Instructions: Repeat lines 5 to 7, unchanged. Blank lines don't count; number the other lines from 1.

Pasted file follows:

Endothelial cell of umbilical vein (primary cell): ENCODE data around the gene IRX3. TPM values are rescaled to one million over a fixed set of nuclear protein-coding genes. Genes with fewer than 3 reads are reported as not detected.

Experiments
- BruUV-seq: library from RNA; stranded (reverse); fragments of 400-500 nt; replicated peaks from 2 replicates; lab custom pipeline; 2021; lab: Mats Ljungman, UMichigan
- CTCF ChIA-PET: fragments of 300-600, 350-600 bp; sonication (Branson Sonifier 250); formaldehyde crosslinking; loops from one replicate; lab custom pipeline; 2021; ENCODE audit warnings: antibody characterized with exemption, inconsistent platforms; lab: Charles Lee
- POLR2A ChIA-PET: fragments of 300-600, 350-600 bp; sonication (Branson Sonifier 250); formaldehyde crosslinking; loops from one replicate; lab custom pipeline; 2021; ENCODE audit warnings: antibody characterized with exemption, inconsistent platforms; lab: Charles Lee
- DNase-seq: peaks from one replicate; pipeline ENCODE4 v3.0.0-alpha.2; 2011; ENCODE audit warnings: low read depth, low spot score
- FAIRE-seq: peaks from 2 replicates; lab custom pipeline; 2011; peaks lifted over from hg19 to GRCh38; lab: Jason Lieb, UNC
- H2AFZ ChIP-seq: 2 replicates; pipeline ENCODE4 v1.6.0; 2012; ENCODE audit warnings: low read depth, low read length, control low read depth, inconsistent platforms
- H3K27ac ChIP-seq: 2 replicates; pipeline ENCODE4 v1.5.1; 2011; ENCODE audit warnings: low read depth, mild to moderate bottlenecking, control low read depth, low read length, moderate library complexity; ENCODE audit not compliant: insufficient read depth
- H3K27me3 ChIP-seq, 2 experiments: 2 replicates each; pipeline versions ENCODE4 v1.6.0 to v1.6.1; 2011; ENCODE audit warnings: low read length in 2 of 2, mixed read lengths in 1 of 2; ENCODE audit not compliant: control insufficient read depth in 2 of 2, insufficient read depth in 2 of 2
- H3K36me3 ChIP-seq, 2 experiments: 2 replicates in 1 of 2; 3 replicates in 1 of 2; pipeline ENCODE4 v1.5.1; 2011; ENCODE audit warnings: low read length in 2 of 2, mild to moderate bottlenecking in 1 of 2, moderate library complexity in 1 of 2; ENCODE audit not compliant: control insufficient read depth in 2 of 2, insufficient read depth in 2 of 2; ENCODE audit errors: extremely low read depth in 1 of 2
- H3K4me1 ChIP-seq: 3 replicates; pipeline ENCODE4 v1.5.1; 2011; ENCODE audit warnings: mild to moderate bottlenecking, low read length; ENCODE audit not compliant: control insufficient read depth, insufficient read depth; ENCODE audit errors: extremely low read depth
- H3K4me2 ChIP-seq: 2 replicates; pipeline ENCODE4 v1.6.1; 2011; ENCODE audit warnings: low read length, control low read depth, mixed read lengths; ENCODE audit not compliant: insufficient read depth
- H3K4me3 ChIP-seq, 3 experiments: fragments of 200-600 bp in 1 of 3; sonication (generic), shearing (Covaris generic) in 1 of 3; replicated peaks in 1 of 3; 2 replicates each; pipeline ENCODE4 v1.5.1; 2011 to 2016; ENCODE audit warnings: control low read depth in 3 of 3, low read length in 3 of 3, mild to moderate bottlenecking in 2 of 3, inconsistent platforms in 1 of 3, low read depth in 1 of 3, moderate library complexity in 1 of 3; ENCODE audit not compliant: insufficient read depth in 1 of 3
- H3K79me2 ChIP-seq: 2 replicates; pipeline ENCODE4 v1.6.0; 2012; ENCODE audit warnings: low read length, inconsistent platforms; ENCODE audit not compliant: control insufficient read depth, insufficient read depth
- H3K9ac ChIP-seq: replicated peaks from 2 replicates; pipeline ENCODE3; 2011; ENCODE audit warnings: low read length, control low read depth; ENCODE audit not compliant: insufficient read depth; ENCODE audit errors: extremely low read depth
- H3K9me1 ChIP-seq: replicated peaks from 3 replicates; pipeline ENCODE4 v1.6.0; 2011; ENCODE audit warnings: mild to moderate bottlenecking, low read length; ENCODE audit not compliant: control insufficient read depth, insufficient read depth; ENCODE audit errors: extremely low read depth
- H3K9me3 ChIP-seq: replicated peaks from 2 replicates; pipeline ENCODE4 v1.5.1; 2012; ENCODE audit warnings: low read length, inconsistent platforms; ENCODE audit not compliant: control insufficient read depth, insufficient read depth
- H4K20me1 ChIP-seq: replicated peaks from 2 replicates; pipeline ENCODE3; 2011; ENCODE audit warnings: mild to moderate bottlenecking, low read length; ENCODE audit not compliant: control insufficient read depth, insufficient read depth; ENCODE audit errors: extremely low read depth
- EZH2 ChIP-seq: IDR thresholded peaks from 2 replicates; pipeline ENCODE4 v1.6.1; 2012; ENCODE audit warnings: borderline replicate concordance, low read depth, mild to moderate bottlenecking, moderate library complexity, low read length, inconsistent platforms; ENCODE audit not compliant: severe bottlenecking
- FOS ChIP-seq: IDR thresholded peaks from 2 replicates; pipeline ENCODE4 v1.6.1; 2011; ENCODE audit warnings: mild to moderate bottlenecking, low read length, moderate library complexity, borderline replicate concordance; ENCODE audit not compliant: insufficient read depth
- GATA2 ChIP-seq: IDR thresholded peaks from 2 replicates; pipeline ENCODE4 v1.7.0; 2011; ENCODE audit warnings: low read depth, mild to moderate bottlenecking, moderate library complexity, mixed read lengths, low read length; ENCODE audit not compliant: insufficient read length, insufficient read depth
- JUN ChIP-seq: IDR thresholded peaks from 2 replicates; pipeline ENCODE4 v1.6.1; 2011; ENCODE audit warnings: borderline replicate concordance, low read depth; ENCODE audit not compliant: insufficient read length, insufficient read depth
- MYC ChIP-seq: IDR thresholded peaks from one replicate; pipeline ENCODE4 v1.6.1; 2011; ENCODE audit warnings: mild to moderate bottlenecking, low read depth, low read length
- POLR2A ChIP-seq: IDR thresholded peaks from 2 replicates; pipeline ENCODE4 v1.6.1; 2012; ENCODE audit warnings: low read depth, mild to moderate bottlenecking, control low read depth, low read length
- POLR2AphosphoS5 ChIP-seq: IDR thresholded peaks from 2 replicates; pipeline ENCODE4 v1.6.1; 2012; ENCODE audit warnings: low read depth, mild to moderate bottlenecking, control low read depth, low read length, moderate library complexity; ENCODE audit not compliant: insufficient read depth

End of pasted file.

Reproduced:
- POLR2A ChIA-PET: fragments of 300-600, 350-600 bp; sonication (Branson Sonifier 250); formaldehyde crosslinking; loops from one replicate; lab custom pipeline; 2021; ENCODE audit warnings: antibody characterized with exemption, inconsistent platforms; lab: Charles Lee
- DNase-seq: peaks from one replicate; pipeline ENCODE4 v3.0.0-alpha.2; 2011; ENCODE audit warnings: low read depth, low spot score
- FAIRE-seq: peaks from 2 replicates; lab custom pipeline; 2011; peaks lifted over from hg19 to GRCh38; lab: Jason Lieb, UNC